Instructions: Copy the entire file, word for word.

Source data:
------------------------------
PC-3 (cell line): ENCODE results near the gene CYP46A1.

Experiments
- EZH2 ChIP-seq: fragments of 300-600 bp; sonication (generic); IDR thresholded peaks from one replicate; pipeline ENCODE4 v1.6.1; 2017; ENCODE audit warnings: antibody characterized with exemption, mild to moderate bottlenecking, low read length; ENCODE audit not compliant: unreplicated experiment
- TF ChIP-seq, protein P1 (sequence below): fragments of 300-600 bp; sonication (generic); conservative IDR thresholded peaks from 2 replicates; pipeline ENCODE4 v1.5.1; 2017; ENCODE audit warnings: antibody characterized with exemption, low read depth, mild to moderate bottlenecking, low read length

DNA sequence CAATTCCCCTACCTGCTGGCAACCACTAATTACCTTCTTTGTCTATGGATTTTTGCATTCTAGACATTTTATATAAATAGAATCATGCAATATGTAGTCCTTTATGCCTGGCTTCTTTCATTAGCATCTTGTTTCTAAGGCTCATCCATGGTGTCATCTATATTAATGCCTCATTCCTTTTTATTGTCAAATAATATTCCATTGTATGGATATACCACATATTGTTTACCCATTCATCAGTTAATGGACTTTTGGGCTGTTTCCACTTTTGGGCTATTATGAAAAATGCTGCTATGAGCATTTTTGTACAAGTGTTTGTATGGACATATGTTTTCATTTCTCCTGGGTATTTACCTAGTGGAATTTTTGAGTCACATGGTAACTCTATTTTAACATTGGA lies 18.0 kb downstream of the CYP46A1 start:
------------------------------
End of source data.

PC-3 (cell line): ENCODE results near the gene CYP46A1.

Experiments
- EZH2 ChIP-seq: fragments of 300-600 bp; sonication (generic); IDR thresholded peaks from one replicate; pipeline ENCODE4 v1.6.1; 2017; ENCODE audit warnings: antibody characterized with exemption, mild to moderate bottlenecking, low read length; ENCODE audit not compliant: unreplicated experiment
- TF ChIP-seq, protein P1 (sequence below): fragments of 300-600 bp; sonication (generic); conservative IDR thresholded peaks from 2 replicates; pipeline ENCODE4 v1.5.1; 2017; ENCODE audit warnings: antibody characterized with exemption, low read depth, mild to moderate bottlenecking, low read length

DNA sequence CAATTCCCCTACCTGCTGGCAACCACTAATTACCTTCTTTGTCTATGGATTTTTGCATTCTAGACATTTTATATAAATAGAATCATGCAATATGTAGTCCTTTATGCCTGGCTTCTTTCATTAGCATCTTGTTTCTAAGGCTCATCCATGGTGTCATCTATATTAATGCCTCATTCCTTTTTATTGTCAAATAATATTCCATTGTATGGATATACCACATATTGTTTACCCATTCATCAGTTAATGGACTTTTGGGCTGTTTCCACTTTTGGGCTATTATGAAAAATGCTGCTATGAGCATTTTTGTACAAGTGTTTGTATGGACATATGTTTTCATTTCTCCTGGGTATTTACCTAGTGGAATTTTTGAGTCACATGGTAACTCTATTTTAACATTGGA lies 18.0 kb downstream of the CYP46A1 start: